Monthly Market Insights | October 2020
Stocks dropped in September as investors worried about stalled fiscal stimulus talks in Washington, the upcoming election, and new coronavirus cases in Europe.
The Dow Jones Industrial Average, which lagged this year slipped 2.28 percent. The Standard & Poor’s 500 Index lost 3.92 percent and the Nasdaq Composite declined 5.16 percent.1
Tech Stocks Under Pressure
After a strong rally in August, investor sentiment quickly turned negative as technology stocks dragged down the overall market.
The retreat in the technology sector gathered steam as the month wore on, sending the tech-heavy Nasdaq Composite into correction territory over a three-day span following a recent record high. A correction is defined as a decline of at least 10 percent but not more than 20 percent from a recent high.2
A Few Bright Spots
The month did offer moments of optimism, however, that sparked brief rallies, such as an increase in merger and acquisition deals and further reported progress on a COVID-19 vaccine. However, concerns about the November election, the fading hopes for a fiscal stimulus bill, and an increase in European COVID-19 cases weighed heavily on investor sentiment.
As September came to a close, the market cut its losses, surging on the final two days of trading as legislators appeared to reopen fiscal stimulus talks.
All 11 industry sectors were lower in September, with losses in Communication Services (−6.61 percent), Consumer Discretionary (−3.15 percent), Consumer Staples (−3.71 percent), Energy (−17.56 percent), Financials (−6.35 percent), Health Care (−3.87 percent), Industrials (−2.04 percent), Materials (−1.52 percent), Real Estate (−4.05 percent), Technology (−6.03 percent), and Utilities (−0.37 percent).3
What Investors May Be Talking About in October
The housing sector has been a bright spot in a challenging year and has seen strong consumer demand thanks to historically low interest rates.
Home building and home sales have set new records in recent months, while home builder confidence is at an all-time high. The National Association of Home Builders/Wells Fargo Housing Market Index posted a reading of 83 out of a possible 100 in September, well above its previous record high of 78.4,5
Housing accounts for 15 percent of the nation’s gross domestic product, so investors may watch for the sector to retain its momentum in the fourth quarter and into 2021.6
International markets struggled amid more coronavirus cases in Europe and concerns over the tensions between the U.S. and China.
The MSCI-EAFE Index fell 2.20 percent in September.7
European markets were broadly weaker. France dropped 2.91 percent, Germany lost 1.43 percent, and the U.K. slipped 1.68 percent.8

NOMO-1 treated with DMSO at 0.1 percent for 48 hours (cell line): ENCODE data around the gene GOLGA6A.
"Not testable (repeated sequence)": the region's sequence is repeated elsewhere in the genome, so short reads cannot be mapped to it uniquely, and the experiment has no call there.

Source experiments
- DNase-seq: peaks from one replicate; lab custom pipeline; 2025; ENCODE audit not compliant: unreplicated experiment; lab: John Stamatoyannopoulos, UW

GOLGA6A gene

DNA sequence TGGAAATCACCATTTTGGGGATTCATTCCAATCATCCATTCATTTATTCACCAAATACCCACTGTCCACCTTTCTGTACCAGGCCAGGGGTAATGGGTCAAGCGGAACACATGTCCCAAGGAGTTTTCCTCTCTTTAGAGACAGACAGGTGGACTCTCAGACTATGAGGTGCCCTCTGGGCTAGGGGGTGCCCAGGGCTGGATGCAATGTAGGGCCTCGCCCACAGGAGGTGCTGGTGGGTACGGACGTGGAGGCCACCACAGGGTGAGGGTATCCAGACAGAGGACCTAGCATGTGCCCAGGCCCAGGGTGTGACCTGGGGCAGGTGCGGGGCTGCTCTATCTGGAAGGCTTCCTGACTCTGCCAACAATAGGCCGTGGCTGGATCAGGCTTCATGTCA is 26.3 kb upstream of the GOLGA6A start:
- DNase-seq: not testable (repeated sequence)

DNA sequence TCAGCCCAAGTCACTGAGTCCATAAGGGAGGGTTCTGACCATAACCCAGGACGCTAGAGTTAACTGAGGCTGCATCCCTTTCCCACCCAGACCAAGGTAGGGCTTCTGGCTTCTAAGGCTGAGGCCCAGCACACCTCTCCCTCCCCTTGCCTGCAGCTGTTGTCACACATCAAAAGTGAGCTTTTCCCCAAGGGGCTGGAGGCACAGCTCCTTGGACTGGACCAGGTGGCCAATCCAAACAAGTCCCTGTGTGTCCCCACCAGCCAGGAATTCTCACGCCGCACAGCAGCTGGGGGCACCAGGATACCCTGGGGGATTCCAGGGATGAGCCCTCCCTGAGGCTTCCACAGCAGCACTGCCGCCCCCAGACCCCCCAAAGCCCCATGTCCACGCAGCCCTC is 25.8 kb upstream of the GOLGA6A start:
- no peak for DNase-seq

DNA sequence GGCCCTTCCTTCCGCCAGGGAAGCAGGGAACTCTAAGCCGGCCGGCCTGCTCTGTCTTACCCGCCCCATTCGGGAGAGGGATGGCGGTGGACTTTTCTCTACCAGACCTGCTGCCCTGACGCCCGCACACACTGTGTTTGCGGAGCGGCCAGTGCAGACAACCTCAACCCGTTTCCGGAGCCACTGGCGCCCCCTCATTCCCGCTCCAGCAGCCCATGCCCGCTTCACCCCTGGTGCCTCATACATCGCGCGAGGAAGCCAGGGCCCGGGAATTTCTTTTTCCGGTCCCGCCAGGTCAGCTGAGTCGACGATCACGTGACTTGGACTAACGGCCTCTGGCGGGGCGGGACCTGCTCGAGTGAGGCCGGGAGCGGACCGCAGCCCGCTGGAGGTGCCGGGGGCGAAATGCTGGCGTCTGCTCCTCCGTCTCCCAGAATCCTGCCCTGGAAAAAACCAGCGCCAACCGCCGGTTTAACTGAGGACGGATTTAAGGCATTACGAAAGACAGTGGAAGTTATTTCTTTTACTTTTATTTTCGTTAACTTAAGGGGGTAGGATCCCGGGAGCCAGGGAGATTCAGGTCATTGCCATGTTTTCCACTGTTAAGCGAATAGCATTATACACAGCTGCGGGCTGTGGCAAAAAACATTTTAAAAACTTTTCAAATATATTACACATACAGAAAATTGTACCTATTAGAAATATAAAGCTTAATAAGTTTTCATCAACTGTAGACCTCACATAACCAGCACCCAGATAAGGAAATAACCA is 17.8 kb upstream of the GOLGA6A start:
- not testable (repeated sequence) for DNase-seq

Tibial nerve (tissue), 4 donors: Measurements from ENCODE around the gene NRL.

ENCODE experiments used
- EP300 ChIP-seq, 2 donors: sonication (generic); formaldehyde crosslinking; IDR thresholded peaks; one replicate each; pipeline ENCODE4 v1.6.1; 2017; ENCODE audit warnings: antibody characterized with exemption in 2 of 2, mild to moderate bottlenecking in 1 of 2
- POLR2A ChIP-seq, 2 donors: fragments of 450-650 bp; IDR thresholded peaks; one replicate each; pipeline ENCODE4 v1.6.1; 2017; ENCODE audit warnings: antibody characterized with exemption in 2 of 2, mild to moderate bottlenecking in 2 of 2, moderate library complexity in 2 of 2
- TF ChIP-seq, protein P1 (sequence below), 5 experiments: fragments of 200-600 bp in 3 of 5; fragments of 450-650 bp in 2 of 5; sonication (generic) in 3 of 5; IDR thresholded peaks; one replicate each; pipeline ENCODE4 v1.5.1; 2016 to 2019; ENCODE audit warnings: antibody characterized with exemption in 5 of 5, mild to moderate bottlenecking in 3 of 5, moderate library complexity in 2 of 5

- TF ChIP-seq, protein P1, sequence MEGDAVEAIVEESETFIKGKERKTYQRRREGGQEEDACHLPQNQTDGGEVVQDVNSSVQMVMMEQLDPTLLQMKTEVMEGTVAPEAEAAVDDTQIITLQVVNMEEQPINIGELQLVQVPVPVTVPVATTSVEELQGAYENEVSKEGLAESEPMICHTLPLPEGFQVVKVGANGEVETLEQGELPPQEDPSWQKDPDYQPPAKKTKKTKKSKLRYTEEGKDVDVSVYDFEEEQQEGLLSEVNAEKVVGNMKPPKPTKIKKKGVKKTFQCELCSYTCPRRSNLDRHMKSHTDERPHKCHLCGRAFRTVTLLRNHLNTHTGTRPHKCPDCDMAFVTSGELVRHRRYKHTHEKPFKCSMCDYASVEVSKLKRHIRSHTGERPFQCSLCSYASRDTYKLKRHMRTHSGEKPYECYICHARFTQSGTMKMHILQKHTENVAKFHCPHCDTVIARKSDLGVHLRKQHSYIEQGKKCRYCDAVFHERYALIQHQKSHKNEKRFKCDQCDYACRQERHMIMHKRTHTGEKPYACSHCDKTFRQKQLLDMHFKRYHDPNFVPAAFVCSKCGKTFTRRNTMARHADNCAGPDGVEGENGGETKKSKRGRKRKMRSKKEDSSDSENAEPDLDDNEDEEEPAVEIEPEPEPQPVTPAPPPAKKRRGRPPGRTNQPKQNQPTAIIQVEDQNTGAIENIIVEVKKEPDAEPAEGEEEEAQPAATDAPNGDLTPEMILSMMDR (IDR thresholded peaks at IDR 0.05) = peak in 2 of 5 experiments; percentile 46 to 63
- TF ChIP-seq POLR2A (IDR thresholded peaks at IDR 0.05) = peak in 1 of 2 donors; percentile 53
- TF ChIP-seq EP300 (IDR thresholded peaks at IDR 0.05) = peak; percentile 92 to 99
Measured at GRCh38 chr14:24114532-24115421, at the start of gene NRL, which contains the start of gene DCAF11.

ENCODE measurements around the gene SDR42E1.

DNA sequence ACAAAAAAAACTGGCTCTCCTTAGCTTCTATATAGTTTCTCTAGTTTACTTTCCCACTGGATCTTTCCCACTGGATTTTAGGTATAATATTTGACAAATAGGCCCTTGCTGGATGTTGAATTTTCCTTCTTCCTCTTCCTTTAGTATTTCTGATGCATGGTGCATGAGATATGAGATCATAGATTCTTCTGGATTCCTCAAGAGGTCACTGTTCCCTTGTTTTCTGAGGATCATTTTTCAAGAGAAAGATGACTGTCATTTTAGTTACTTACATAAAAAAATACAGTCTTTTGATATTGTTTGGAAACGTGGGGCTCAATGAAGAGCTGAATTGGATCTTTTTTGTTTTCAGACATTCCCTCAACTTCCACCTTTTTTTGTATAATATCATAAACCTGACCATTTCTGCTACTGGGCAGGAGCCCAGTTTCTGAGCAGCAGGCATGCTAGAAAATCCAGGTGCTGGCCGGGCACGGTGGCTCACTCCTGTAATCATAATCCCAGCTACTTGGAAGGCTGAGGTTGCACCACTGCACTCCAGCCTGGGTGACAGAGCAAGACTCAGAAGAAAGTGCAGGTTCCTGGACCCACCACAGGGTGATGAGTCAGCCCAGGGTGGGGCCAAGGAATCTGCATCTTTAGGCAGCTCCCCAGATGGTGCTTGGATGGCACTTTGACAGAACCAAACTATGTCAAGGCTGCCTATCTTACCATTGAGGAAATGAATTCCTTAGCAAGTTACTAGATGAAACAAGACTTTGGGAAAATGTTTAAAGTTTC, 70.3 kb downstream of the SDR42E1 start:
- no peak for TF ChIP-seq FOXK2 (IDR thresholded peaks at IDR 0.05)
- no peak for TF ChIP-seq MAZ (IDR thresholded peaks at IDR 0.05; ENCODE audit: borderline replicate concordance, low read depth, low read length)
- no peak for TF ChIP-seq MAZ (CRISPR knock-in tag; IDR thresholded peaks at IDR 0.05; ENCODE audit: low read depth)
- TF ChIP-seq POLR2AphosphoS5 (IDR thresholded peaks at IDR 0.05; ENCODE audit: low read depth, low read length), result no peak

Pacific Rim stocks were mixed as Australia fell 4.04 percent and Hong Kong declined 6.82 percent. Japan notched a solid gain, tacking on 9.68 percent.9
Gross Domestic Product (GDP)
The final reading of the second-quarter GDP showed an annualized decline of 31.4 percent.10
The unemployment rate dropped to 8.4 percent as employers added 1.4 million jobs in August.11
Retail sales growth slowed in August, rising only 0.6 percent as the supplemental unemployment benefits expired at the end of July. The benefits helped buyers in prior months.12
Industrial output rose 0.4 percent, below economists’ expectations of a 1 percent increase.13
Housing starts fell 5.1 percent after sharp gains in the previous three months. Single-family home starts increased by 4.1 percent, but the overall result was dragged down by a 22.7 percent decline in multi-family starts.14
Existing home sales rose 2.4 percent from July and were 10.5 percent higher than August of last year.15
Sales of new homes rose to their highest level in almost 14 years, posting a 4.8 percent increase from the previous month.16
Consumer Price Index
Consumer prices jumped 0.4 percent in August, led by the sharpest increase in the cost of used cars and trucks in more than 50 years. On a year-over-year basis, inflation rose 1.3 percent.17
Durable Goods Orders
For the fourth straight month durable goods orders rose, increasing by 0.4 percent in August. New orders for nondefense capital goods, excluding aircraft, jumped 1.8 percent.18
The Federal Reserve signaled that interest rates would likely not increase until 2023 following its two-day Federal Open Market Committee (FOMC) meeting that ended on September 16.19
Fed officials also stressed the importance of additional fiscal stimulus.19
Fed officials adjusted their outlook for unemployment, predicting it would average between 7 and 8 percent in the final three months of the year. Previously, Fed officials had expected unemployment of between 9 and 10 percent in the final calendar quarter of 2020.19
By the Numbers: Apples
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1. The Wall Street Journal, September 30, 2020
2. MarketWatch.com, September 12, 2020
3. FastSet Research, September 30, 2020
4. CNBC.com, September 22, 2020
5. EyeOnHousing.com, September 16, 2020
6. Federation of American Scientists, October 2, 2019
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